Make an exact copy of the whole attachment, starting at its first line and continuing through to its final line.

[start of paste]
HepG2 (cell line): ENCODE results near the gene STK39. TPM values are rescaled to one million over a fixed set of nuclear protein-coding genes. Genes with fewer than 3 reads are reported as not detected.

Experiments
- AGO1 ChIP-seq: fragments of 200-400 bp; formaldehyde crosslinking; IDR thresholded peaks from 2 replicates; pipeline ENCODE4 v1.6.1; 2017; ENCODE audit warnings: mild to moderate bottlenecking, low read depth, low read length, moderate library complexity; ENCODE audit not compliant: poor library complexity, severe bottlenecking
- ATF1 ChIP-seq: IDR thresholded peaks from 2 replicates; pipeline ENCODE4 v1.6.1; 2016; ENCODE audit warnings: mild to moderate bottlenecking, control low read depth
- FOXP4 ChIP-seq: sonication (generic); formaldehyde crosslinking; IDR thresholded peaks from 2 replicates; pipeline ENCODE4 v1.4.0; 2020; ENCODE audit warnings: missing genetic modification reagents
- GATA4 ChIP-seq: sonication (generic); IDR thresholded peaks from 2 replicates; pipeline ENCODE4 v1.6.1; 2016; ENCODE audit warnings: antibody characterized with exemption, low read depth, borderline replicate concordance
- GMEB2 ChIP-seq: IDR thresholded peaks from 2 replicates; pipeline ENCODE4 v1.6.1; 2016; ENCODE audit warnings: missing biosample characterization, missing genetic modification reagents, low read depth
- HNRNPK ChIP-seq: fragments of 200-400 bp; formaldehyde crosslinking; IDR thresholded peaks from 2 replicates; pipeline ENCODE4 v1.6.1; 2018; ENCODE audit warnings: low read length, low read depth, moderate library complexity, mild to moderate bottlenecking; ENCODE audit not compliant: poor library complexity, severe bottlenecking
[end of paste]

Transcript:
HepG2 (cell line): ENCODE results near the gene STK39. TPM values are rescaled to one million over a fixed set of nuclear protein-coding genes. Genes with fewer than 3 reads are reported as not detected.

Experiments
- AGO1 ChIP-seq: fragments of 200-400 bp; formaldehyde crosslinking; IDR thresholded peaks from 2 replicates; pipeline ENCODE4 v1.6.1; 2017; ENCODE audit warnings: mild to moderate bottlenecking, low read depth, low read length, moderate library complexity; ENCODE audit not compliant: poor library complexity, severe bottlenecking
- ATF1 ChIP-seq: IDR thresholded peaks from 2 replicates; pipeline ENCODE4 v1.6.1; 2016; ENCODE audit warnings: mild to moderate bottlenecking, control low read depth
- FOXP4 ChIP-seq: sonication (generic); formaldehyde crosslinking; IDR thresholded peaks from 2 replicates; pipeline ENCODE4 v1.4.0; 2020; ENCODE audit warnings: missing genetic modification reagents
- GATA4 ChIP-seq: sonication (generic); IDR thresholded peaks from 2 replicates; pipeline ENCODE4 v1.6.1; 2016; ENCODE audit warnings: antibody characterized with exemption, low read depth, borderline replicate concordance
- GMEB2 ChIP-seq: IDR thresholded peaks from 2 replicates; pipeline ENCODE4 v1.6.1; 2016; ENCODE audit warnings: missing biosample characterization, missing genetic modification reagents, low read depth
- HNRNPK ChIP-seq: fragments of 200-400 bp; formaldehyde crosslinking; IDR thresholded peaks from 2 replicates; pipeline ENCODE4 v1.6.1; 2018; ENCODE audit warnings: low read length, low read depth, moderate library complexity, mild to moderate bottlenecking; ENCODE audit not compliant: poor library complexity, severe bottlenecking